The design of the Medi-learn Method is that all aims are mastered through interactive activities led or guided by the teacher, based on level of the students and nature of the activities. A structured syllabus will be constructed at the beginning of the course after assessing student’s level and goals. Each individual class session may not have a specific goal of target language to be achieved, because vocab and grammar target language will be intermittently revisited and practiced. A wide range of activities will be rotated throughout each levels course, utilizing aspects of every teaching method to accommodate each learning style (visual, auditory and kinesthetic), and no specific allotted time will be limited for any given activity. Most activities will be interactive communicative, but there will also be listening, writing and reading comprehension as well as concept check games. S1 beginners will have activities such as the Callan Method practice, and Total Physical Response activities or entire classes using these methods. As students gain vocabulary and basic structure function, games such as charades (similar to the silent method) will be played to act out sentences, or scenarios. The more advanced the student the more communicative and interactive the activities will become between students. Corrections will be tolerated as a natural learning process, and native language use will be discouraged but not completely eliminated.

                  The approach of the Medi-learn Method has to do with the second main objective relating to meditation state, or rather hypnosis. Many factors contribute to why some people struggle to learn a language; Age, motivation, time, energy, and emotional barriers. Many adults are too self-critical and have unrealistically high expectations. Interlanguage also plays a very strong role in the plateau of progression for intermediate learners. Each course will begin with a 5-10 minute session where students will be put under hypnosis or a deep meditative state. While in this state, the teacher will use the power of suggestion to aid students to let down affective barriers during the class, or to simply relax. In other sessions, phrases in the new language will simply be repeated, or the teacher will create automatic cognitive processes to focus attention of learner to an aspect of the new language. For instance, suggesting students pay close attention to pronunciation or sentence structure, to help their brains more efficiently attend to these grammar rules with more ease, to suggest students accept them. Ninety percent of people are influenced by hypnosis. Cognitive attention studies have been done to prove that hypnosis can be a useful tool to focus energy and specific brain functions to modify and attune thinking processes. This is seen with the Stroop Task (Whalley, 2013)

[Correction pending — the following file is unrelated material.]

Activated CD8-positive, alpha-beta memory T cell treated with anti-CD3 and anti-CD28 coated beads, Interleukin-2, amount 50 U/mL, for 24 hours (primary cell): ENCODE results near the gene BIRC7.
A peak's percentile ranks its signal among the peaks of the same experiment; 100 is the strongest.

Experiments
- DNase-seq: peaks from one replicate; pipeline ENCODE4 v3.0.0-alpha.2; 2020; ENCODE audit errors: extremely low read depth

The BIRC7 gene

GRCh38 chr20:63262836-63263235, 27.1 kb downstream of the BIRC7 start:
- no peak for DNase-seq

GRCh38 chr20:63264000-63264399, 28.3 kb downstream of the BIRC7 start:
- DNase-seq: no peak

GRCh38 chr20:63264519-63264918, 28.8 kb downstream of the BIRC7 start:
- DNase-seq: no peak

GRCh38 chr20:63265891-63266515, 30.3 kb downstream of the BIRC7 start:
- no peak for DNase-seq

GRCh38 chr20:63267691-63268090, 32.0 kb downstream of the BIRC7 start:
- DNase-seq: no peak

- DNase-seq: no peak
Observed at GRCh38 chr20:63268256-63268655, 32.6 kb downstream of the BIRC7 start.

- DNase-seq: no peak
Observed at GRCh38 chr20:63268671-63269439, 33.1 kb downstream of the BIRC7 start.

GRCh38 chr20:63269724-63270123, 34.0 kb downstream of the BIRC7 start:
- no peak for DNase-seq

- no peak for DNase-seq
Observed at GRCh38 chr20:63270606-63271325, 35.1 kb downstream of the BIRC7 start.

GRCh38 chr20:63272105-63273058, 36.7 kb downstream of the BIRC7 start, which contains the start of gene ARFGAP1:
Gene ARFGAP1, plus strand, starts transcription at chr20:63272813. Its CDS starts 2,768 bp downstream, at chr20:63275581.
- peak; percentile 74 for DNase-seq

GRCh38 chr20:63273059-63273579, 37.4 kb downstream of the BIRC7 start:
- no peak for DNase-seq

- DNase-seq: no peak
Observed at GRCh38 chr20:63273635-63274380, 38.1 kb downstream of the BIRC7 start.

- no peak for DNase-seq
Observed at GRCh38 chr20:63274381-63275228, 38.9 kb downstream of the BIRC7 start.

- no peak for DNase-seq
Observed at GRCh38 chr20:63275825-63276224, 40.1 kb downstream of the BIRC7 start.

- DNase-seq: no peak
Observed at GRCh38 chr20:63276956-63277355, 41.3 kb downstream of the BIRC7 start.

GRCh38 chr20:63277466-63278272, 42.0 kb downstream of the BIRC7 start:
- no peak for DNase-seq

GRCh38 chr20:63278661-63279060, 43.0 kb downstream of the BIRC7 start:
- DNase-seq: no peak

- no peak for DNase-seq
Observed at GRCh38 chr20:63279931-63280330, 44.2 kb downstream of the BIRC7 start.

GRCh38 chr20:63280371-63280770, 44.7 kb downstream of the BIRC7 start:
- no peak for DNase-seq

I realize that many people will have serious apprehensions to being put under hypnosis for any reason or any length of time. So this is certainly a constraint of my method, because it is taboo and novel.  But, even a short guided meditation session before will improve affect and focus of class. The combination of the Medi-learn Method design and approach should be very effective and fun for learners. Overcoming the psychological barriers of learning a new language is often the defining factor of failure or success. The Medi-learn method will attempt to battle not only this difficulty but also dabble in every teaching method encompass all the best features of methods catering to any learner, to enhance anyone’s ability to absorb a new language in useful and communicative ways.  

 

 

Whalley, Dr Matthew. “Hypnosis and Attention” Hypnosis and Suggestion. 2007-2013.